Dumbarton Oaks Park
It was in the spring of 1986, on one of my weekend wanderings, that I happened upon Dumbarton Oaks Park. A pleasant enough day—just my 11 year old son and me—walking along Wisconsin Avenue in Georgetown, turning on R Street for no particular reason, deciding to take the path that I would later know to be Lovers’ Lane, and entering Dumbarton Oaks Park.
Nothing about that day would portend that, 10 years later, I would be fortunate enough to be intimately involved in the planned restoration of Dumbarton Oaks Park. What I saw that day was the lushness of the place, its “wildness.” What I experienced was a sense of quiet and solitude.
Dumbarton Oaks Park is an exceptionally significant historic landscape, where the naturalistic gardens and built features offer a very special experience to those who visit. The park is a striking example of one of the most important designs by landscape architect Beatrix Farrand. Mrs. Farrand is considered the “finest woman landscape architect of her generation.” The owners of the Dumbarton Oaks estate, Mildred and Robert Woods Bliss, wanted Mrs. Farrand to create for them an illusion of country life within the city. And, working closely with Mildred Bliss, Mrs. Farrand made the vision a reality.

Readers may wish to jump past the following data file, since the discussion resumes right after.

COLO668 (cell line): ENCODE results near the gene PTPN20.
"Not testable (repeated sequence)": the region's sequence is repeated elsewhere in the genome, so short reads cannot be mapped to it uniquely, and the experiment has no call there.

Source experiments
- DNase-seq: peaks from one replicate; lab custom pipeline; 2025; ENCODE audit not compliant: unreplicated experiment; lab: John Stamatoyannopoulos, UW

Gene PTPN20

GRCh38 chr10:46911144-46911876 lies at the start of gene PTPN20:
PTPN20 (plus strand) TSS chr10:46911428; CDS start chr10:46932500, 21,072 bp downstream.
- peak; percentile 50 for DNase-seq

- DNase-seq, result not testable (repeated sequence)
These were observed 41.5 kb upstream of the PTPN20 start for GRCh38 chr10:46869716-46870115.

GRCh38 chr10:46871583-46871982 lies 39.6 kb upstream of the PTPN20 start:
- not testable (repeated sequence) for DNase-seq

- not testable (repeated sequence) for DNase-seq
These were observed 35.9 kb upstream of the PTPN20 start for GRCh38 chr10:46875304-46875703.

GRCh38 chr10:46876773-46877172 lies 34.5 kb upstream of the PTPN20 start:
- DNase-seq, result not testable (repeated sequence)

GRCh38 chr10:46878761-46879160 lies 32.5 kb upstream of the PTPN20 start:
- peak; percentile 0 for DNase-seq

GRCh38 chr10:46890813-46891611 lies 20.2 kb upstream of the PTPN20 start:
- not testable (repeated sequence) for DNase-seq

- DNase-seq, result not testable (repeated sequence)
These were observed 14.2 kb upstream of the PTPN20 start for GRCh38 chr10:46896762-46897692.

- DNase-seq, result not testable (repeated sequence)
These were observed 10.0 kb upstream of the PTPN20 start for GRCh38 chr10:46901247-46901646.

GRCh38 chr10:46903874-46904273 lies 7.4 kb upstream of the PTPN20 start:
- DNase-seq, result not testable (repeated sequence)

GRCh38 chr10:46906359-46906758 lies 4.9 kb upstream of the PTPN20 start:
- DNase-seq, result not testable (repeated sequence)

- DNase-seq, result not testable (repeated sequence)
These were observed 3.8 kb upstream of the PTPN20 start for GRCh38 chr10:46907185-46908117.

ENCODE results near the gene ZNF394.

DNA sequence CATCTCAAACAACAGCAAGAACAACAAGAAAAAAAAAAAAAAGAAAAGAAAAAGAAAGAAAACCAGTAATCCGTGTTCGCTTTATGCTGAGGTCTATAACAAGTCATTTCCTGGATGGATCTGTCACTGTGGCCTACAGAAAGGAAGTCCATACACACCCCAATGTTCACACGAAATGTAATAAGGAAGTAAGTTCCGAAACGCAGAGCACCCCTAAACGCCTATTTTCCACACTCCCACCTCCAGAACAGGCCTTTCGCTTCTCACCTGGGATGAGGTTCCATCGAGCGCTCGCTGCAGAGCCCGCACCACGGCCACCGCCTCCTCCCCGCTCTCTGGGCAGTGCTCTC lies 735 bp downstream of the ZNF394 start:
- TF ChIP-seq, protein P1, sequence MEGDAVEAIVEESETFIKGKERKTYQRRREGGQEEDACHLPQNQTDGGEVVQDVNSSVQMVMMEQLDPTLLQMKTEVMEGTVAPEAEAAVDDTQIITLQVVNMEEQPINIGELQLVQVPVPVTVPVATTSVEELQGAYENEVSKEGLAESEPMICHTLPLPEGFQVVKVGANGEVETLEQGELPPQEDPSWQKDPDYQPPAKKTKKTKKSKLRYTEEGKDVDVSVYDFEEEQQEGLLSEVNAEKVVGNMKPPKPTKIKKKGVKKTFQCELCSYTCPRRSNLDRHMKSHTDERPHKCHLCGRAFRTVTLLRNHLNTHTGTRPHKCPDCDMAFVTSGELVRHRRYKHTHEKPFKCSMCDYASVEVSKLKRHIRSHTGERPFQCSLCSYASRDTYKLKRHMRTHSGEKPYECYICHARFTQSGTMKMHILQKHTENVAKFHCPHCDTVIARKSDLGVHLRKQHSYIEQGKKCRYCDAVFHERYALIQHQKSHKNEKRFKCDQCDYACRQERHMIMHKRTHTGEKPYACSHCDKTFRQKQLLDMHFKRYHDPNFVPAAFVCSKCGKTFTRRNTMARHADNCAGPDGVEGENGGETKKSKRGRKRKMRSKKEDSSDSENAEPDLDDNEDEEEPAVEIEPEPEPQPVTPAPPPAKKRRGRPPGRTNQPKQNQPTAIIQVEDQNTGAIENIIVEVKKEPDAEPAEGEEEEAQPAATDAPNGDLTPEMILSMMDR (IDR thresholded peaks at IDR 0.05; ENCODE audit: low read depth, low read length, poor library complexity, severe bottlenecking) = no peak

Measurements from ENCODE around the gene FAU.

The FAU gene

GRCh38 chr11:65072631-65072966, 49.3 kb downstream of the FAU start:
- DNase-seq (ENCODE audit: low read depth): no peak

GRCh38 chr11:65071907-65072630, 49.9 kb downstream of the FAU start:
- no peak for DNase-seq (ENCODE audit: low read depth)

Today, there are two main divisions to the gardens at Dumbarton Oaks: the formal gardens owned and maintained by Harvard University; and the naturalistic garden that is Dumbarton Oaks Park. Mrs. Farrand intended for these two parts to be connected, a unified design where one can view the woodland of the park from the upper gardens. Over the past three years of close collaboration, the National Park Service and Dumbarton Oaks Gardens have come to share a commitment to revealing, once again, the vision of Mildred and Robert Bliss and Beatrix Farrand for the gardens of Dumbarton Oaks.
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Working in partnership with the National Park Service and the greater community, the Dumbarton Oaks Park Conservancy is committed to restoring the historic park to its mid-20th Century heydays.
Did You Know?
At least two men laid the flooring for the second floor of the house. One of the carpenters was right-handed, while the other was left-handed. Evidence for this is seen in the tool marks left by the craftsmen on the underside of the floor.